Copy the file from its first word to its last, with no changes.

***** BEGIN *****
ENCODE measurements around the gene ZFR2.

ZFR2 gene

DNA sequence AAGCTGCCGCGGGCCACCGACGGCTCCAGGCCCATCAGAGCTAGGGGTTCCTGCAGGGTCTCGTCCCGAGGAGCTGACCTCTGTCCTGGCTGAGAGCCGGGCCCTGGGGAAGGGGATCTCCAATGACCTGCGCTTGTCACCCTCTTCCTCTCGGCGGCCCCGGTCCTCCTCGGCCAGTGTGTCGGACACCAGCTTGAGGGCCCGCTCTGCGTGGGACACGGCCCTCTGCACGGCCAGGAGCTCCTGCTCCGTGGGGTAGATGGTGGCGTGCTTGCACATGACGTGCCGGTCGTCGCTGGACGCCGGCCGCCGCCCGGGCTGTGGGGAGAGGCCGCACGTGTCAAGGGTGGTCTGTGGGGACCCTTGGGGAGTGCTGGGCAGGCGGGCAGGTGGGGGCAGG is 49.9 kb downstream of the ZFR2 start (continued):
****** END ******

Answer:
ENCODE measurements around the gene ZFR2.

ZFR2 gene

DNA sequence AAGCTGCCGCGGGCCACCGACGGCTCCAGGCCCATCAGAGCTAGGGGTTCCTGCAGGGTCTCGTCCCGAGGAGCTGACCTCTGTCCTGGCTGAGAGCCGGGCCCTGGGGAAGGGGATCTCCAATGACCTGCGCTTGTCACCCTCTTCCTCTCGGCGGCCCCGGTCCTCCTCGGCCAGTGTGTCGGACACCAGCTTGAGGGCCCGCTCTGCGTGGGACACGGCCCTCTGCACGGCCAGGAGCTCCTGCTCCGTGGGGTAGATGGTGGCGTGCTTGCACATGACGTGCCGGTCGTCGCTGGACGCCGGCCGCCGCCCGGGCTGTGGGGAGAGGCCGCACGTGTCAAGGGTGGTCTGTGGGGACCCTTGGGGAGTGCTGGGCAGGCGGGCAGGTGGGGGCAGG is 49.9 kb downstream of the ZFR2 start (continued):